Trachtenberg insisted that it was "highly unlikely that a man who is transitioning to a woman state would go into a women's locker room and expose their bodies." Other council members noted that the county's Peeping Tom law would punish voyeurs who might seek to use a new anti-discrimination rule to justify being in the wrong place.

But the fact remained that Montgomery's ill-fated proposal to grant restroom access without conditions would have put the county at the far edge of transgender protections. Some states allow transgender people to switch to the other sex's restrooms only after they have completed genital surgery. Some allow transitioning people to change restrooms before surgery only if they can document their gender status with a court order, physician's letter or government identification.

Courts across the country have been skeptical of Trachtenberg's approach. Julienne -- formerly Justin -- Goins had started taking female hormones but had not undergone sexual transformation surgery when her employer told her to use either the men's room or a single-occupancy restroom. Goins refused to comply and, when her employer said she would be disciplined, she sued. The Minnesota Supreme Court ruled that there was no illegal discrimination because the bathroom restrictions were based on biological gender.

In September, a federal appeals court ruled that the Utah Transit Authority was within its rights to fire a bus driver, Krystal Etsitty, who was a biological male but was transitioning to female and had taken to using women's restrooms along her route. The transit authority invited the driver to reapply after her surgery but said Etsitty's use of women's rooms while in uniform created unacceptable liability for her employer.

Still, as late as Friday, Trachtenberg was insisting that Montgomery residents share her desires to be at the forefront of anti-discrimination efforts. "Change is difficult," she said. "I don't back down when a subject is controversial."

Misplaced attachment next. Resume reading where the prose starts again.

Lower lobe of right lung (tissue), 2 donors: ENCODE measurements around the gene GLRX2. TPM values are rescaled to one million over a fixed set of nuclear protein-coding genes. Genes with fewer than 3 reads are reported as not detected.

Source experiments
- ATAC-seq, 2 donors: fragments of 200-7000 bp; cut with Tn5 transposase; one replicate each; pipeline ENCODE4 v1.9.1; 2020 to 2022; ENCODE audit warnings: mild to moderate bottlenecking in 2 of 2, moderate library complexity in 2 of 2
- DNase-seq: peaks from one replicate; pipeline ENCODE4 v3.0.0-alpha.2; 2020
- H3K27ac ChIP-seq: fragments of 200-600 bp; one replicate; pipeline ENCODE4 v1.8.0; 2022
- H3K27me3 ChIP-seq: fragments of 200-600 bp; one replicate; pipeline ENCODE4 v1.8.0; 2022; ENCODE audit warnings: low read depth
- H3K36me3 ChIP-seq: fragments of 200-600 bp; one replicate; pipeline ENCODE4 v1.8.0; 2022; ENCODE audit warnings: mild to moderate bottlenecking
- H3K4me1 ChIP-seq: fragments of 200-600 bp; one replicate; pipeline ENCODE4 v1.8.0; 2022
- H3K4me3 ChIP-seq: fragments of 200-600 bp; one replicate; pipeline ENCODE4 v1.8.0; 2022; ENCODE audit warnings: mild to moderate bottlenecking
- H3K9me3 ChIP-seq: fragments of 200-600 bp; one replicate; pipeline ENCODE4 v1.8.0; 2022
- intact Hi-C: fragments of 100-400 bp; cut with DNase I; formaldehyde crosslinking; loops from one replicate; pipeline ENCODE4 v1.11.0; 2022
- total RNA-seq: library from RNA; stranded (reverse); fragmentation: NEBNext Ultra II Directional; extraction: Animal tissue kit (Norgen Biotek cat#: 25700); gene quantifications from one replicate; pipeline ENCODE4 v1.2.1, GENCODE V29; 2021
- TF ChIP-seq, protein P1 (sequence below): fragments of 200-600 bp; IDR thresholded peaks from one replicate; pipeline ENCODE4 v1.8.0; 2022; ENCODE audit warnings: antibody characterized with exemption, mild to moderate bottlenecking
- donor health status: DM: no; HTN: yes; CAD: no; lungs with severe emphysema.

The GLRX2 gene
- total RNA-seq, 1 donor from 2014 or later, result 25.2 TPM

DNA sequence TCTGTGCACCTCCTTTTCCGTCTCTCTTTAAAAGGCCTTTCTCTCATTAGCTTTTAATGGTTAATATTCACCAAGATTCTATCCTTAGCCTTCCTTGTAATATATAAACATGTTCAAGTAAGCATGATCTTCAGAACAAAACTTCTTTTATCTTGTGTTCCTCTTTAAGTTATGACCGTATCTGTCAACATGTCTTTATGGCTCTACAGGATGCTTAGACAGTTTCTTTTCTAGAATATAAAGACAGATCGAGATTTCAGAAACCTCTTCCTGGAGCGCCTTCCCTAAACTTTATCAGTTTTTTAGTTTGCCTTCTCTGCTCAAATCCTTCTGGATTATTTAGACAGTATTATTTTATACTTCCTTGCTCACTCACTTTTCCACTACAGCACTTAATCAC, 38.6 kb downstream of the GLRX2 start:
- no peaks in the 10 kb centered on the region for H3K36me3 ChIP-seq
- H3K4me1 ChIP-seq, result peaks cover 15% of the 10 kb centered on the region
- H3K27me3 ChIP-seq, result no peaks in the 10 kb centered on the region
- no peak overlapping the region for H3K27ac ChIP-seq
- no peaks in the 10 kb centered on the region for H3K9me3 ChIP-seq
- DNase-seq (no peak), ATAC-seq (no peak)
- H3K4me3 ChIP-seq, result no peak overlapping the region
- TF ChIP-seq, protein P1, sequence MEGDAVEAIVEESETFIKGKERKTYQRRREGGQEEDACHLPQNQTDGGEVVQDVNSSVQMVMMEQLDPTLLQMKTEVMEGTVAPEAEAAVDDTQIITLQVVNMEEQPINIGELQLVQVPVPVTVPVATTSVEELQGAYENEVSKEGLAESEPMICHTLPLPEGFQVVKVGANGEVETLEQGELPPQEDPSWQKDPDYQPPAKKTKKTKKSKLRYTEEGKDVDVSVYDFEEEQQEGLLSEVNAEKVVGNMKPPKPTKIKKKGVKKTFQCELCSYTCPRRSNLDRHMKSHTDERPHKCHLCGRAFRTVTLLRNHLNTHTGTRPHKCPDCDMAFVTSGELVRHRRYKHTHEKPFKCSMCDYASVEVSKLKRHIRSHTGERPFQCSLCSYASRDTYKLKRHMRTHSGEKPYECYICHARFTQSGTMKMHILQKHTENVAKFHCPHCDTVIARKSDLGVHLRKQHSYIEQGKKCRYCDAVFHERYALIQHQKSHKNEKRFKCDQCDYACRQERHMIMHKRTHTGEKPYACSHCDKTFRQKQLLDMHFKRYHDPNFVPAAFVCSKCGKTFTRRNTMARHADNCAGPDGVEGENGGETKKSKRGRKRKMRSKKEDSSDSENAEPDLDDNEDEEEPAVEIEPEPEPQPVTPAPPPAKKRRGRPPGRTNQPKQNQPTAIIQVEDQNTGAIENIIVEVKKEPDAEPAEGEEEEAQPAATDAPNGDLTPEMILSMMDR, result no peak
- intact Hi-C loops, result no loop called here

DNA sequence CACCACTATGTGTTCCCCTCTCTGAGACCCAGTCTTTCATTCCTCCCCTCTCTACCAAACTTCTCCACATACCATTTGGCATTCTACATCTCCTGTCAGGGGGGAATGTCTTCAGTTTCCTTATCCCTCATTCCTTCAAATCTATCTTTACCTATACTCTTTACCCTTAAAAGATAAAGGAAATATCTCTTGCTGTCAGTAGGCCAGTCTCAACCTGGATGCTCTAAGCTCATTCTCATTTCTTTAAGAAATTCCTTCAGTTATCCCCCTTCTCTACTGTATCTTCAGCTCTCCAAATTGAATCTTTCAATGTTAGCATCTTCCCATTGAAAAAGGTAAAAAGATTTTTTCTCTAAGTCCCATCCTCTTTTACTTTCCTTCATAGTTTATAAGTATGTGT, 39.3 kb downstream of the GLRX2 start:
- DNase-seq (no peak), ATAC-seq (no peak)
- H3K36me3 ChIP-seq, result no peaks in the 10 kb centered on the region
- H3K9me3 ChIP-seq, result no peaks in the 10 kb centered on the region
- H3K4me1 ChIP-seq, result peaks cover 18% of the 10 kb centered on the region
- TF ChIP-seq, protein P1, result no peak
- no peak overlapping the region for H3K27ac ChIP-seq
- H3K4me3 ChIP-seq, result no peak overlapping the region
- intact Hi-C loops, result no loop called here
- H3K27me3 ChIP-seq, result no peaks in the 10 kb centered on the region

But the council, quite properly, did. Protecting people who are different, even when their very existence makes others uncomfortable, is the job of the law. But the restroom provision reached too far, putting the comfort of the few over the rights of the many. People who enter a locker room reserved for members of one sex have the right to expect that everyone in the room shares the same equipment.

By Marc Fisher |  November 11, 2007; 9:03 AM ET
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Mr. Fisher, I may not be transgendered, but I'm an intelligent person. The word "genitalia" is what you're looking for. Using the juvenile metaphor "equipment" expresses your discomfort with the situation, as does your confusing of gender identity with biological sex. I wouldn't want a person who appears to be a woman in my men's room, even if she still has the same genitalia as I. Those are private areas and are normally not shared in restrooms by people outside Congress. Regarding lockerrooms, I imagine that pre-operative transsexuals already do everything they can to hide their unusual genitalia. They're not transvestites, and they're not predators.